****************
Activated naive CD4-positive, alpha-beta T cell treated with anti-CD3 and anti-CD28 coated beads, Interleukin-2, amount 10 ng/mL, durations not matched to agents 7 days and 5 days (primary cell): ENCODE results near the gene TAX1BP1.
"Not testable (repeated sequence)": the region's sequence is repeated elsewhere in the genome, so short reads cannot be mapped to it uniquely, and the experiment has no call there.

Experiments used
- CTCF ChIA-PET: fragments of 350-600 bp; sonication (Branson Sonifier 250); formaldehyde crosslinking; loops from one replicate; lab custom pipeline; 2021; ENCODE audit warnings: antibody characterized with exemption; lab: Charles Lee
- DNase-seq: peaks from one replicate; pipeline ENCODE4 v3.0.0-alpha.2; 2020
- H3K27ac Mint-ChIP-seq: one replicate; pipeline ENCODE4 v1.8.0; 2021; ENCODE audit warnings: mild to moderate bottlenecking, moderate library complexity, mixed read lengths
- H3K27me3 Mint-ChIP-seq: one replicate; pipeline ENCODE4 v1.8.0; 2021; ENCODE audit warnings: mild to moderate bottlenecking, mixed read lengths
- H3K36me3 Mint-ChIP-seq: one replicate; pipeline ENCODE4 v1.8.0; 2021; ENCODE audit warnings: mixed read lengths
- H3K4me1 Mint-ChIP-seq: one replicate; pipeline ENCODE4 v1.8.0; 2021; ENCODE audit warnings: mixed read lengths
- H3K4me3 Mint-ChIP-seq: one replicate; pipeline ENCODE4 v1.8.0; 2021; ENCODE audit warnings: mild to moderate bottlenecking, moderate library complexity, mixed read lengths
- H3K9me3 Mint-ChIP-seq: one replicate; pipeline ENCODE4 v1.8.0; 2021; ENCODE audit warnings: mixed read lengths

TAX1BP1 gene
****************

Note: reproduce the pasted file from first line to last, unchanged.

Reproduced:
Activated naive CD4-positive, alpha-beta T cell treated with anti-CD3 and anti-CD28 coated beads, Interleukin-2, amount 10 ng/mL, durations not matched to agents 7 days and 5 days (primary cell): ENCODE results near the gene TAX1BP1.
"Not testable (repeated sequence)": the region's sequence is repeated elsewhere in the genome, so short reads cannot be mapped to it uniquely, and the experiment has no call there.

Experiments used
- CTCF ChIA-PET: fragments of 350-600 bp; sonication (Branson Sonifier 250); formaldehyde crosslinking; loops from one replicate; lab custom pipeline; 2021; ENCODE audit warnings: antibody characterized with exemption; lab: Charles Lee
- DNase-seq: peaks from one replicate; pipeline ENCODE4 v3.0.0-alpha.2; 2020
- H3K27ac Mint-ChIP-seq: one replicate; pipeline ENCODE4 v1.8.0; 2021; ENCODE audit warnings: mild to moderate bottlenecking, moderate library complexity, mixed read lengths
- H3K27me3 Mint-ChIP-seq: one replicate; pipeline ENCODE4 v1.8.0; 2021; ENCODE audit warnings: mild to moderate bottlenecking, mixed read lengths
- H3K36me3 Mint-ChIP-seq: one replicate; pipeline ENCODE4 v1.8.0; 2021; ENCODE audit warnings: mixed read lengths
- H3K4me1 Mint-ChIP-seq: one replicate; pipeline ENCODE4 v1.8.0; 2021; ENCODE audit warnings: mixed read lengths
- H3K4me3 Mint-ChIP-seq: one replicate; pipeline ENCODE4 v1.8.0; 2021; ENCODE audit warnings: mild to moderate bottlenecking, moderate library complexity, mixed read lengths
- H3K9me3 Mint-ChIP-seq: one replicate; pipeline ENCODE4 v1.8.0; 2021; ENCODE audit warnings: mixed read lengths

TAX1BP1 gene